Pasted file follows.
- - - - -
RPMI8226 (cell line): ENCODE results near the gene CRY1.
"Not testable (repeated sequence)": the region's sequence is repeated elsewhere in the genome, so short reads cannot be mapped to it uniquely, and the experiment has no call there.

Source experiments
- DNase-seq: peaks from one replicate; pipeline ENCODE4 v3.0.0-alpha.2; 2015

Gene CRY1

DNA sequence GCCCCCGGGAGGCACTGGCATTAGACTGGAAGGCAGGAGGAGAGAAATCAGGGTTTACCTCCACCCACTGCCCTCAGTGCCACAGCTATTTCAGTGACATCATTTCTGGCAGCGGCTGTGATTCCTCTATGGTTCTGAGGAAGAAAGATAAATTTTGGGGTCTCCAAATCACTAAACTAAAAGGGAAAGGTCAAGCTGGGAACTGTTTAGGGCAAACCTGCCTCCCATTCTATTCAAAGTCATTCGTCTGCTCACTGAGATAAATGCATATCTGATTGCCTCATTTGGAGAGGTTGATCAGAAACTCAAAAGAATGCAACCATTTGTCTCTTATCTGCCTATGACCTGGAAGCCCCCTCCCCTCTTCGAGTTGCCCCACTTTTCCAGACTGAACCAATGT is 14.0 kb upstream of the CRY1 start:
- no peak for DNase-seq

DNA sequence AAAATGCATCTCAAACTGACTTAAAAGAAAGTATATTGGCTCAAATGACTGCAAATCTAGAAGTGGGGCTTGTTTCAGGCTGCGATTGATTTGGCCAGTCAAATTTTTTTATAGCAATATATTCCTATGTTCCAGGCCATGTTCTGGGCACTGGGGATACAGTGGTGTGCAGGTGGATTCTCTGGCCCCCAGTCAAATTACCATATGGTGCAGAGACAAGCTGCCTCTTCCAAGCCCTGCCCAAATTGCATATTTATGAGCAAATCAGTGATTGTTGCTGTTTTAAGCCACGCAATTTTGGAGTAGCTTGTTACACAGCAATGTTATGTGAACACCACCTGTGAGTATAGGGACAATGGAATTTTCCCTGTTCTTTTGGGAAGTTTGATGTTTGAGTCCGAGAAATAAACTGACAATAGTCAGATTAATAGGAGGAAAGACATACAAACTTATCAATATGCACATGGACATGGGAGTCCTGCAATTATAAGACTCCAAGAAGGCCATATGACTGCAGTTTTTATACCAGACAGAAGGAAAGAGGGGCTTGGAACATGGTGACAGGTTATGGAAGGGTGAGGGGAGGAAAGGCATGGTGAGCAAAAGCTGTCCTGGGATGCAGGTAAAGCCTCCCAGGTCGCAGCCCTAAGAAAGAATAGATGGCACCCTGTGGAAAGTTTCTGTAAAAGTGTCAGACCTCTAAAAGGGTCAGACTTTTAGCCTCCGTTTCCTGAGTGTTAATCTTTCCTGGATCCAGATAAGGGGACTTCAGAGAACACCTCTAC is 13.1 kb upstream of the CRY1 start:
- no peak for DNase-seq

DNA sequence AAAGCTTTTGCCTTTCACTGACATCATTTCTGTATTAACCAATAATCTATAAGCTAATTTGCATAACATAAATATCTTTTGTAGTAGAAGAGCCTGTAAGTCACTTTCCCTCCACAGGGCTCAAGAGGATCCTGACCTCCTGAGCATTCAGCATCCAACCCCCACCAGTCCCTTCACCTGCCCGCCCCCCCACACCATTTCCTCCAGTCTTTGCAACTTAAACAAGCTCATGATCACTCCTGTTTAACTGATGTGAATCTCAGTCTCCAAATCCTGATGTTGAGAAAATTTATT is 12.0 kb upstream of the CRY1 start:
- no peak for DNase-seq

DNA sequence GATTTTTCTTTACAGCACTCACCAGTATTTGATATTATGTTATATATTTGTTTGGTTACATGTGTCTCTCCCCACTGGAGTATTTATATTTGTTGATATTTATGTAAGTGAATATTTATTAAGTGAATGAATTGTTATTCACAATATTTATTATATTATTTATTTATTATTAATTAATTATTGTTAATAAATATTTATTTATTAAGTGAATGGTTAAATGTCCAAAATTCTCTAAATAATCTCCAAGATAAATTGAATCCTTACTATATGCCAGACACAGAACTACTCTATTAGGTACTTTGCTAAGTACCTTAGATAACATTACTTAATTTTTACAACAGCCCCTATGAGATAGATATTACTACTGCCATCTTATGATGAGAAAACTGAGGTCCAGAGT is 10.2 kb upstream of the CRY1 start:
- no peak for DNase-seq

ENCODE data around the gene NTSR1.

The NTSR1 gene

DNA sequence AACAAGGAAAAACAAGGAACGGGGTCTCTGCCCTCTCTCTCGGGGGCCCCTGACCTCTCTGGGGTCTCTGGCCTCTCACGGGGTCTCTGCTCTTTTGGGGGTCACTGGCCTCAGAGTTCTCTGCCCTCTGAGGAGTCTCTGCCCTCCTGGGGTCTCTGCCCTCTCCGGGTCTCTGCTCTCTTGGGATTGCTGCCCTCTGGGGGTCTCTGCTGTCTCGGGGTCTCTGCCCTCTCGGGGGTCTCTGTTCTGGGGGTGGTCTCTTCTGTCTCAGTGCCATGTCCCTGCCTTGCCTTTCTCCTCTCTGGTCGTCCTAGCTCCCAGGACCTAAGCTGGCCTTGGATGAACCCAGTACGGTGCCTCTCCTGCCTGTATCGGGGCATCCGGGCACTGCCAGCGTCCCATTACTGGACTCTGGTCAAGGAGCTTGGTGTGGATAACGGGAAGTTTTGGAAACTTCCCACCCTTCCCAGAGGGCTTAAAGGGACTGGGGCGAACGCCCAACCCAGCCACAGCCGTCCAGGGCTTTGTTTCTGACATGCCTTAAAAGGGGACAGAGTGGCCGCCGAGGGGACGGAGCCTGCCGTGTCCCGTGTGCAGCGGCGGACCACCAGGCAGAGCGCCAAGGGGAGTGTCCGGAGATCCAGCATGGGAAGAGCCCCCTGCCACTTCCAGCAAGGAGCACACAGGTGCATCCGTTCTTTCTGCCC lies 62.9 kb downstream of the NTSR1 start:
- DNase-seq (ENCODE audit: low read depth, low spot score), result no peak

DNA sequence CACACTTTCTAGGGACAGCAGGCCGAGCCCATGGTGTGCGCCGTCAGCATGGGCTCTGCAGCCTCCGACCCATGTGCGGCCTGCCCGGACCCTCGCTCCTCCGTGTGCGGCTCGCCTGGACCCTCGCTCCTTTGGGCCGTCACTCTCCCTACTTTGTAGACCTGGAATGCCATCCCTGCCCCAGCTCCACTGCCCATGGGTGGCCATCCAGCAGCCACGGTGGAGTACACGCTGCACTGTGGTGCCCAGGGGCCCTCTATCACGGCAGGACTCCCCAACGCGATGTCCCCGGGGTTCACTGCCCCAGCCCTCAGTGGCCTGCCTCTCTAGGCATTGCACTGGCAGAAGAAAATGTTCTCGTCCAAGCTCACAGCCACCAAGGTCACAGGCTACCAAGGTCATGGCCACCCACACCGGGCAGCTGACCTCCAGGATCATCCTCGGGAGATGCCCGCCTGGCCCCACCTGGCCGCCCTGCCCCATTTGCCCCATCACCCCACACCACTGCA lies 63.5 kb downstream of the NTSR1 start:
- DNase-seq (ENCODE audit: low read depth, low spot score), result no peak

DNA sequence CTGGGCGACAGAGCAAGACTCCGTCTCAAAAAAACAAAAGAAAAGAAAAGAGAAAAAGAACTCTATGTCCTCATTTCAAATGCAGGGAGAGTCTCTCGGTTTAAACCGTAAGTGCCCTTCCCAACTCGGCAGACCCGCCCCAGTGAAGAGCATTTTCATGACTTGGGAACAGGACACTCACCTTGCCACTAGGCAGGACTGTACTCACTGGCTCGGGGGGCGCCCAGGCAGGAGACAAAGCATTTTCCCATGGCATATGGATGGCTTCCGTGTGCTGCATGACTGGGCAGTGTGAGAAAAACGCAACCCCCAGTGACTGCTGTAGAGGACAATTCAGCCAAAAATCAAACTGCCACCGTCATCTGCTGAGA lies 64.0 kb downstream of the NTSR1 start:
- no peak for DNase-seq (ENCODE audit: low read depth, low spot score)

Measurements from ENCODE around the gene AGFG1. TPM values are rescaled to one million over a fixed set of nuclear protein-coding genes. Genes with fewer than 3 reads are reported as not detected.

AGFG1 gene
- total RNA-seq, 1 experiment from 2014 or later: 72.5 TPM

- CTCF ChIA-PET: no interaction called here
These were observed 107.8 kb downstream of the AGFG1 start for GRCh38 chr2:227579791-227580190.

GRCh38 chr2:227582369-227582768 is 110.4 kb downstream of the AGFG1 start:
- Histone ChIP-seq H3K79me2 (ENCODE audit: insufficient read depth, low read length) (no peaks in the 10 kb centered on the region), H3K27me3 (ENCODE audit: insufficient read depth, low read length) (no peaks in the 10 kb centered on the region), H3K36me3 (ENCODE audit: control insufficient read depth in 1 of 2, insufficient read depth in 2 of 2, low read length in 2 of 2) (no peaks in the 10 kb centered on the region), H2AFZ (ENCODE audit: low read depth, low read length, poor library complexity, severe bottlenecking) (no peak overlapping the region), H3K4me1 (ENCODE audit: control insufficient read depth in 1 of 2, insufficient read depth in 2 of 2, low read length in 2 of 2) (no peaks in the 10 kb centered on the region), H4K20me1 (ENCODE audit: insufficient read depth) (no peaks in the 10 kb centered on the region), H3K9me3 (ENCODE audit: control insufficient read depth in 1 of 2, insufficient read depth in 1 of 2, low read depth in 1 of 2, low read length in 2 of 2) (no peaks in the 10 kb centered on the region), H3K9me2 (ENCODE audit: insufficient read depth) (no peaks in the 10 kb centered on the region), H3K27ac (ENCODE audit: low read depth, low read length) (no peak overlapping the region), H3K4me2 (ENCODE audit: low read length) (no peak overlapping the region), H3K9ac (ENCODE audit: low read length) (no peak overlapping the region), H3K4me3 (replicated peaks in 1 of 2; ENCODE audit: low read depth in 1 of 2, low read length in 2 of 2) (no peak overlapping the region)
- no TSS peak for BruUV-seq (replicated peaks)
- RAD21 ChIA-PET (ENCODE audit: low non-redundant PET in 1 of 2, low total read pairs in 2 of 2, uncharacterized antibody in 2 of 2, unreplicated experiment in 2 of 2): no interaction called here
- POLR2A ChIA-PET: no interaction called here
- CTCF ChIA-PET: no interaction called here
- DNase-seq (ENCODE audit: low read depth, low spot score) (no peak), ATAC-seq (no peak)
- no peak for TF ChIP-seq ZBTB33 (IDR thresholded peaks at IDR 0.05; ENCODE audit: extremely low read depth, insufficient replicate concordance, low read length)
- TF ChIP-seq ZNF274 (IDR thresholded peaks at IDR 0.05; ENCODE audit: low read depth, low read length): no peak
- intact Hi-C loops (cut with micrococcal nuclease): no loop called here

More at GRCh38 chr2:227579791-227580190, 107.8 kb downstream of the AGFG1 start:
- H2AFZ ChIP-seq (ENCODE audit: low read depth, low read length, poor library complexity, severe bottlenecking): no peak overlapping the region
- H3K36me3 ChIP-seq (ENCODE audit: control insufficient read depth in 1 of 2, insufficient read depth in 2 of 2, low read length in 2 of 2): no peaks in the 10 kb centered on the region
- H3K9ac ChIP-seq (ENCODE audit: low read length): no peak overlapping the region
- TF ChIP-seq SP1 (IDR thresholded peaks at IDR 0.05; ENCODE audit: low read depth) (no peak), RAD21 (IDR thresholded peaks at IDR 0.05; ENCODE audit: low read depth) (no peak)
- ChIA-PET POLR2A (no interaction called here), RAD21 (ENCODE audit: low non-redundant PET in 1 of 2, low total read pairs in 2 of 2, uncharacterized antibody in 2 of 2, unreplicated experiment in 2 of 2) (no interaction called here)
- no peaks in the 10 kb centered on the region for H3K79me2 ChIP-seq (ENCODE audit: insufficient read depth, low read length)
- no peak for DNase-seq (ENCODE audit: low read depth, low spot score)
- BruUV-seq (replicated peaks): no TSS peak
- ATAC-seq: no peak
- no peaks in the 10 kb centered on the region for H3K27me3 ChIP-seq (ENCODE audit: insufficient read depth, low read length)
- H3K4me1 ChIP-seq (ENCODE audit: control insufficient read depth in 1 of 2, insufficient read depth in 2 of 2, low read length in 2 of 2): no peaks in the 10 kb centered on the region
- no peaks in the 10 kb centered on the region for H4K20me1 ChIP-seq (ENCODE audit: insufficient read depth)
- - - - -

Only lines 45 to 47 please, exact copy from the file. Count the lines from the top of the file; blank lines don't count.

- BruUV-seq (replicated peaks): no TSS peak
- ATAC-seq: no peak
- no peaks in the 10 kb centered on the region for H3K27me3 ChIP-seq (ENCODE audit: insufficient read depth, low read length)